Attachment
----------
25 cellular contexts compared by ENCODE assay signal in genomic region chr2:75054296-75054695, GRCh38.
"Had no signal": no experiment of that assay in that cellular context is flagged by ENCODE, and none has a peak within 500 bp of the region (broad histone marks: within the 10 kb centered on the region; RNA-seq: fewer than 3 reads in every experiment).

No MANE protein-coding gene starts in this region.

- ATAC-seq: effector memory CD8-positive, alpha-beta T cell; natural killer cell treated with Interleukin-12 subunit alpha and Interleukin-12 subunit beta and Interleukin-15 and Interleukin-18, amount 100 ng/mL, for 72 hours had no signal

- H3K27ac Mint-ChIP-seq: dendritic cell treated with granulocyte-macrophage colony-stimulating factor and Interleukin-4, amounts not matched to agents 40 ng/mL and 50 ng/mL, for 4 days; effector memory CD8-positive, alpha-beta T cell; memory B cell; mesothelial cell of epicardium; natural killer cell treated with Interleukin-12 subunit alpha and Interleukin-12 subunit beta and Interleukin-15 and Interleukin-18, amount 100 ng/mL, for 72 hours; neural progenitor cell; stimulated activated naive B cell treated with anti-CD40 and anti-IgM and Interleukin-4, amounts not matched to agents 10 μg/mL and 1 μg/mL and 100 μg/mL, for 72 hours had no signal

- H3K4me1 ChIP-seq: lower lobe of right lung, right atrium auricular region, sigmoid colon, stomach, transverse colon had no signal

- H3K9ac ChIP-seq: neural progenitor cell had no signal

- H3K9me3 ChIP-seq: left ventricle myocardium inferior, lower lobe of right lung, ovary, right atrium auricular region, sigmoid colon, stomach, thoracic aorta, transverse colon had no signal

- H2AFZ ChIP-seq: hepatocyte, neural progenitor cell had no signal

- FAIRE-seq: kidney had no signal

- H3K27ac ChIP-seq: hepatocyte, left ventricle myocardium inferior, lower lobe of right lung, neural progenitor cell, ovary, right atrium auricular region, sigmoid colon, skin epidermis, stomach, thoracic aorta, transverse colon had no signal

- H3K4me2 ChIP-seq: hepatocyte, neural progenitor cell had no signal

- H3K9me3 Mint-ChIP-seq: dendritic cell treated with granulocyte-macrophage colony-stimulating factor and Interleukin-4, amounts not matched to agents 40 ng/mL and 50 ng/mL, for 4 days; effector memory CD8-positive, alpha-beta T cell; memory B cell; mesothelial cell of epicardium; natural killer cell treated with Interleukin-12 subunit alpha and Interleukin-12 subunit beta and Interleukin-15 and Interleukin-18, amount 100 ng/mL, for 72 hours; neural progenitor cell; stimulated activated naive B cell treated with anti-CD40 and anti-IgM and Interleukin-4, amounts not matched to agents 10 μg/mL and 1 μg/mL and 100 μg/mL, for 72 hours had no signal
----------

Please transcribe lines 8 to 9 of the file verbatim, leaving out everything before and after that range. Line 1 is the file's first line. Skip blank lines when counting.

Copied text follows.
- H3K9me3 ChIP-seq: left ventricle myocardium inferior, lower lobe of right lung, ovary, right atrium auricular region, sigmoid colon, stomach, thoracic aorta, transverse colon had no signal

- H2AFZ ChIP-seq: hepatocyte, neural progenitor cell had no signal